Wonder Boi Writes

Speaking About Sandra

I’ve been quiet on social media since I received word of Sandra Moran’s passing. I said that I didn’t have any words. That wasn’t quite true. I’ve had a lot of words. They just haven’t been the right ones. And as a writer finding the right words matters to me. Words make meaning and shape understanding. When it came to Sandra all the words I had were laced with pain, sadness. They were honest, so I don’t think they were bad or even wrong. And still they weren’t right, because what I wanted wasn’t what Sandra wanted.

I wanted to relay stories about how we didn’t really get to be close until this past year, until it was almost too late. I wanted to prove our closeness by telling of the many conversations we had in private during our coinciding transitions to Bywater Books. I wanted to share nicknames we had for each other and the slogan we used for talking about all the great things we’d do now that we both worked for the same publisher. I wanted to scream about those plans. I wanted to shout about what we’ll never get to do together. I wanted to beg someone to tell me what I’m supposed to do now. I wanted to make sure everyone felt the pain, and the sense of loss, and my fears about moving forward without her as part of this rebuilding process. I wanted someone else, everyone else, to feel my crushing sense of regret for not starting sooner or doing more. I wanted to make everyone understand how little they really understood about how bad this hurt me.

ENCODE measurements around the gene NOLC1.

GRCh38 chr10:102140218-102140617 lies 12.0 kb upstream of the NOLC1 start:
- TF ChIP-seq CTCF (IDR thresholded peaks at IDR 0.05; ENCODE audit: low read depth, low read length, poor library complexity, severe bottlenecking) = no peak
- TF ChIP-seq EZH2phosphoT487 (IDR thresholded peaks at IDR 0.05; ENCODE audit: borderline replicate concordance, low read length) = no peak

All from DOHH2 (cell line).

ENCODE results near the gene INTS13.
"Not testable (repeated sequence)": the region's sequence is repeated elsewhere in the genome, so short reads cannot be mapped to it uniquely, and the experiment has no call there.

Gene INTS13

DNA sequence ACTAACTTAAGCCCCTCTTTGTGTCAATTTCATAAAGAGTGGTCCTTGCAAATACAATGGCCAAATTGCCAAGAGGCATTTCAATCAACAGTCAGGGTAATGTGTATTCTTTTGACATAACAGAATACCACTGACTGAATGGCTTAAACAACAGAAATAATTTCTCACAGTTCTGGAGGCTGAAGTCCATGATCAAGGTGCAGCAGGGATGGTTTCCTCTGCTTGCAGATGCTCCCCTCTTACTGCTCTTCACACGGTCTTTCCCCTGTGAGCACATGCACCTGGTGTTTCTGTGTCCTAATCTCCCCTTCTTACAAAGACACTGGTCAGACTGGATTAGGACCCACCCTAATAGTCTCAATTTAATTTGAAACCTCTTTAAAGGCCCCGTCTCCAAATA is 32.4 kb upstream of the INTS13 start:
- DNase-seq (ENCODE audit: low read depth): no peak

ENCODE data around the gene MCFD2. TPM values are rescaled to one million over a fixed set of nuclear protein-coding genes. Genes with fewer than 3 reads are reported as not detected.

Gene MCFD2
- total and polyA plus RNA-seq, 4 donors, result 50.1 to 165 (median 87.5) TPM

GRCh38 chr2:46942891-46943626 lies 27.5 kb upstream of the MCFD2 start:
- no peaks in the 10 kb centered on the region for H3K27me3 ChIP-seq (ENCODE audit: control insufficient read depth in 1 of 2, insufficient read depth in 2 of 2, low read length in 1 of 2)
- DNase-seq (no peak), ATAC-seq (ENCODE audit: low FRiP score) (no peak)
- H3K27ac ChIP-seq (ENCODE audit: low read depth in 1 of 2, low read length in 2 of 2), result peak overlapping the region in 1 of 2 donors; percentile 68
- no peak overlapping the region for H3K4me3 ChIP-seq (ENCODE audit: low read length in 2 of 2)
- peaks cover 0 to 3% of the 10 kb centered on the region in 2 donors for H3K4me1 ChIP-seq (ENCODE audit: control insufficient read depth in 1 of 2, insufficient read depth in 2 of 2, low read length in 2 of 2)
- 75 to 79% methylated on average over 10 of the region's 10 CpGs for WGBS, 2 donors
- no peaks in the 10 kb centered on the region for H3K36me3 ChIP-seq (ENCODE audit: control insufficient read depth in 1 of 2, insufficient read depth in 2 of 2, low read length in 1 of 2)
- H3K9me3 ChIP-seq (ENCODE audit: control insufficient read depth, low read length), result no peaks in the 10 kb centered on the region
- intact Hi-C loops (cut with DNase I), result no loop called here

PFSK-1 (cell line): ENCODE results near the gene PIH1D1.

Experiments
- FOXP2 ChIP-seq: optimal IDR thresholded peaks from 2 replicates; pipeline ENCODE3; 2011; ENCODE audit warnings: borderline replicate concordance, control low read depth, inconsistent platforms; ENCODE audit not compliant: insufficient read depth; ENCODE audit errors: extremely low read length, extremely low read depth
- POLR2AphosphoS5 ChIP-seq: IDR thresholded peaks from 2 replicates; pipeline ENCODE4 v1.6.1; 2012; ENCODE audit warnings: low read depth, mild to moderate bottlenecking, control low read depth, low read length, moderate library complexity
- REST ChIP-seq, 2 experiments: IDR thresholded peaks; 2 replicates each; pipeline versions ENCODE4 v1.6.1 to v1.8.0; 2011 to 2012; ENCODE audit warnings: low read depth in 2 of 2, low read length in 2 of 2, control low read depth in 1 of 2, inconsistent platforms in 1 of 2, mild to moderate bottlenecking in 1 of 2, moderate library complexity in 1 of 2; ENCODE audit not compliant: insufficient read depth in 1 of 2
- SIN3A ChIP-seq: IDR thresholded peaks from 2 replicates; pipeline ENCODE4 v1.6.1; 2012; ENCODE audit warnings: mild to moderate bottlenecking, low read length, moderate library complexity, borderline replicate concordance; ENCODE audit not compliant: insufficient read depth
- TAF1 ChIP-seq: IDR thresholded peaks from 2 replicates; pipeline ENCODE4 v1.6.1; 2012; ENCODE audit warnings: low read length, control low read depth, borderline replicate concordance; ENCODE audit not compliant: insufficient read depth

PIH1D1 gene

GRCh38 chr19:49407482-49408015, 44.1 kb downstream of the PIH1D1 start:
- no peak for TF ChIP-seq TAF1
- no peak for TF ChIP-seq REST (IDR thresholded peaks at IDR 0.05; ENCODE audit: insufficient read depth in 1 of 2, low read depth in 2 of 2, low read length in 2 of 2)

And while all those things might be real, and even useful parts of the grief process for me personally, they aren’t the emotions I ultimately want to project to the world about Sandra Moran. Those emotions aren’t really about Sandra at all. They are about me. They are self-centered, and most importantly they are not what Sandra wanted.

I don’t pretend to know everything about her final wishes. I defer completely to her wonderful wife, Cheryl, on those. We were only able to talk a few times after her diagnosis, and all of the conversations were brief, but over the last months she made a few very strong statements about what she wanted and what she didn’t want.